Tax changes are coming this year. This is the time to prepare yourself and shield as much of your income and assets as possible from Uncle Sam. For more information on how you can lower your tax bill, consult your tax or financial advisor.

Related Articles
  1. Retirement

    5 Reasons Millennials Are Saving More than Any Other Generation

    Say what you want to about millennials but the one thing they are doing better than any other generation is saving for retirement. Here's why.
  2. Retirement

    Shopping the New Retirement Products

    There are more options than ever for retirement portfolios these days. Choosing the right product comes down to your needs, time and management style.
  3. Retirement

    Longevity Insurance: Can You Afford Life into Your 90s?

    A man who reaches retirement age is likely to live until he’s 84. A woman is likely to make it to 86. But what if you live longer?
  4. Mutual Funds & ETFs

    Top 3 PIMCO Funds for Retirement Diversification in 2016

    Explore analyses of the top three PIMCO funds for 2016 and learn how these funds can be used to create a diversified retirement portfolio.
  5. Retirement

    Retiring in Thailand: The Pros & Cons

    It's a lovely land, but before relocating, get the skinny on this Southeast Asian kingdom.
  6. Investing

    How To Make Sure Your Healthcare Costs Do Not Ruin Your Retirement

    The best proactive plan of action for a stable retirement is to understand medical costs, plan ahead, invest properly, and consider supplemental insurance.
  7. Retirement

    Is Retiring in France Safe Today?

    After a series of deadly terrorist incidents, some may be asking themselves this question.
  8. Investing

    3 Small Steps to Maximize Your Investing Goals

    Instead of starting the New Year with ambitious resolutions, why not taking smaller manageable steps that can have a real impact.
  9. Investing

    7 Creative Ways to Save for an Early Retirement

    Take note of these out of the box steps you can take towards securing yourself an earlier, more comfortable retirement.
  10. Products and Investments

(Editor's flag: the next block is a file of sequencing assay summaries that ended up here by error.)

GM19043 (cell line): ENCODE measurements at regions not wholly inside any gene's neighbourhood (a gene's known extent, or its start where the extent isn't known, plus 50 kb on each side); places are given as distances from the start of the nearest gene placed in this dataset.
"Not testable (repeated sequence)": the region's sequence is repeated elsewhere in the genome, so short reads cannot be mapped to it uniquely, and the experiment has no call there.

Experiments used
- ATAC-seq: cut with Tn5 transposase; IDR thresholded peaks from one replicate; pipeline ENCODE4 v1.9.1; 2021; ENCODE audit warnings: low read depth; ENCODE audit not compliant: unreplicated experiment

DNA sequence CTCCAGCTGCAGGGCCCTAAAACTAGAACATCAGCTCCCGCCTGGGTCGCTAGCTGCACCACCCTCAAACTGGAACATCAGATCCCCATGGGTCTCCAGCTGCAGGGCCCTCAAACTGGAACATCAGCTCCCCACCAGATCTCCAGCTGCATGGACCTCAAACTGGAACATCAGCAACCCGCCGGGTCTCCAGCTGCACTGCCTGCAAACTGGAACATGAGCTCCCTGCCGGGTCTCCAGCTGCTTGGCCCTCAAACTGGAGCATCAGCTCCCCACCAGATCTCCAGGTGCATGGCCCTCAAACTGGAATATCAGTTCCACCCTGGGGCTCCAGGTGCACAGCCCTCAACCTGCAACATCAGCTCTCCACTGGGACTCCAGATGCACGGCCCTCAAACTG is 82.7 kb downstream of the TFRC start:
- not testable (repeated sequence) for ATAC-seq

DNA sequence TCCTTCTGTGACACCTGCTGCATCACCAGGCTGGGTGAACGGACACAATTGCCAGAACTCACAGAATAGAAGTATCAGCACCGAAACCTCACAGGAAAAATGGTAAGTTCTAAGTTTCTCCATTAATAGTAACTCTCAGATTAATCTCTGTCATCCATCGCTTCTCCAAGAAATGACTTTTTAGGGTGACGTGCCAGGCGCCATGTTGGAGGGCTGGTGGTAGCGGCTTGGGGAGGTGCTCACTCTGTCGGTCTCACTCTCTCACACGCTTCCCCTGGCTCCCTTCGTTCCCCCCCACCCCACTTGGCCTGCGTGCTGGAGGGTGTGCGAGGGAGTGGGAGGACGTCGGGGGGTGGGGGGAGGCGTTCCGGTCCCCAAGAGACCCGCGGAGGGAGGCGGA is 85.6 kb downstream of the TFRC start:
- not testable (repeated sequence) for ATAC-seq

Cash Value vs Term Life Insurance: Which is Best?

    The debate between cash value life insurance and term insurance plus an investment plan is an ongoing one. Here's a look at both sides of the argument.
RELATED FAQS
  1. Am I losing the right to collect spousal Social Security benefits before I collect ...

    The short answer is yes, if you haven't reached age 62 by December 31, 2015. The Bipartisan Budget Act of 2015 disrupted ... Read Full Answer >>
  2. What is the maximum I can receive from my Social Security retirement benefit?

    The maximum monthly Social Security benefit payment for a person retiring in 2016 at full retirement age is $2,639. However, ... Read Full Answer >>
  3. Are target-date retirement funds good investments?

    The main benefit of target-date retirement funds is convenience. If you really don't want to bother with your retirement ... Read Full Answer >>
  4. How Long Should I Keep My Tax Records?

    The Internal Revenue Service (IRS) has some hard and fast rules regarding how long taxpayers should keep their tax records. As ... Read Full Answer >>
  5. Where else can I save for retirement after I max out my Roth IRA?

    With uncertainty about the sustainability of Social Security benefits for future retirees, a lot of responsibility for saving ... Read Full Answer >>
  6. Will quitting your job hurt your 401(k)?

    Quitting a job doesn't have to impact a 401(k) balance negatively. In fact, it may actually help in the long run. When leaving ... Read Full Answer >>
Trading Center